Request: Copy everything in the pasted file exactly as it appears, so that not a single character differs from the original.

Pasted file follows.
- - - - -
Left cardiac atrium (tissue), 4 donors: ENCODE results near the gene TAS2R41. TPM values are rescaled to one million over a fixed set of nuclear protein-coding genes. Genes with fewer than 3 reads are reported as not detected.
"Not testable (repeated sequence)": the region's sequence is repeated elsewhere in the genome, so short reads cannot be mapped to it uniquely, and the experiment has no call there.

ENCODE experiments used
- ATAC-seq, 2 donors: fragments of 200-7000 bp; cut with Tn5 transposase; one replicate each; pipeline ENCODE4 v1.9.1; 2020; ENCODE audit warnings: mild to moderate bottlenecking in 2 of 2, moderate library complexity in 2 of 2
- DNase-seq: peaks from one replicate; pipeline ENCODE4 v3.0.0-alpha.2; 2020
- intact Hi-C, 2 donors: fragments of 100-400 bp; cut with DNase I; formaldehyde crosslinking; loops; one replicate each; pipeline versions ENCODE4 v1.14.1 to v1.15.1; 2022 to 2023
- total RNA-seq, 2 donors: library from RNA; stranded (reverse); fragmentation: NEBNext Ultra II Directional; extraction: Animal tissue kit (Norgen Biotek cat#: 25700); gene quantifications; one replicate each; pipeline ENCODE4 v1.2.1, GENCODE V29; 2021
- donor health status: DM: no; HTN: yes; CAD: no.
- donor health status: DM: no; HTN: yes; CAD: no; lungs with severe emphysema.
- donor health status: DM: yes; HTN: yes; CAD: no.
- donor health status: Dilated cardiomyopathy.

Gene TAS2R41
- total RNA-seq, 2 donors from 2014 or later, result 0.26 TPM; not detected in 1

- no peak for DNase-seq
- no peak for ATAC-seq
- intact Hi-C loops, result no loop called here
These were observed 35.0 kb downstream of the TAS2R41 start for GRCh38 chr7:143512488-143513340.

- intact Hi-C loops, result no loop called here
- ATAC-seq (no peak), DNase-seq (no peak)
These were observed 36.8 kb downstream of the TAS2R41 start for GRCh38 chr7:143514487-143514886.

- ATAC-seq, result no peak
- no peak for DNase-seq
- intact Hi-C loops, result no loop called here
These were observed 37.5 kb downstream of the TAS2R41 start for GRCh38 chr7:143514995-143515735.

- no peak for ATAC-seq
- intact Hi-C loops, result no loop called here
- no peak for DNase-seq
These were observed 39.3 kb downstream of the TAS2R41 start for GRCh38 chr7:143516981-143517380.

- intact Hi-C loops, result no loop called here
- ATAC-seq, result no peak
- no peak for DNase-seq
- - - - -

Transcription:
Left cardiac atrium (tissue), 4 donors: ENCODE results near the gene TAS2R41. TPM values are rescaled to one million over a fixed set of nuclear protein-coding genes. Genes with fewer than 3 reads are reported as not detected.
"Not testable (repeated sequence)": the region's sequence is repeated elsewhere in the genome, so short reads cannot be mapped to it uniquely, and the experiment has no call there.

ENCODE experiments used
- ATAC-seq, 2 donors: fragments of 200-7000 bp; cut with Tn5 transposase; one replicate each; pipeline ENCODE4 v1.9.1; 2020; ENCODE audit warnings: mild to moderate bottlenecking in 2 of 2, moderate library complexity in 2 of 2
- DNase-seq: peaks from one replicate; pipeline ENCODE4 v3.0.0-alpha.2; 2020
- intact Hi-C, 2 donors: fragments of 100-400 bp; cut with DNase I; formaldehyde crosslinking; loops; one replicate each; pipeline versions ENCODE4 v1.14.1 to v1.15.1; 2022 to 2023
- total RNA-seq, 2 donors: library from RNA; stranded (reverse); fragmentation: NEBNext Ultra II Directional; extraction: Animal tissue kit (Norgen Biotek cat#: 25700); gene quantifications; one replicate each; pipeline ENCODE4 v1.2.1, GENCODE V29; 2021
- donor health status: DM: no; HTN: yes; CAD: no.
- donor health status: DM: no; HTN: yes; CAD: no; lungs with severe emphysema.
- donor health status: DM: yes; HTN: yes; CAD: no.
- donor health status: Dilated cardiomyopathy.

Gene TAS2R41
- total RNA-seq, 2 donors from 2014 or later, result 0.26 TPM; not detected in 1

- no peak for DNase-seq
- no peak for ATAC-seq
- intact Hi-C loops, result no loop called here
These were observed 35.0 kb downstream of the TAS2R41 start for GRCh38 chr7:143512488-143513340.

- intact Hi-C loops, result no loop called here
- ATAC-seq (no peak), DNase-seq (no peak)
These were observed 36.8 kb downstream of the TAS2R41 start for GRCh38 chr7:143514487-143514886.

- ATAC-seq, result no peak
- no peak for DNase-seq
- intact Hi-C loops, result no loop called here
These were observed 37.5 kb downstream of the TAS2R41 start for GRCh38 chr7:143514995-143515735.

- no peak for ATAC-seq
- intact Hi-C loops, result no loop called here
- no peak for DNase-seq
These were observed 39.3 kb downstream of the TAS2R41 start for GRCh38 chr7:143516981-143517380.

- intact Hi-C loops, result no loop called here
- ATAC-seq, result no peak
- no peak for DNase-seq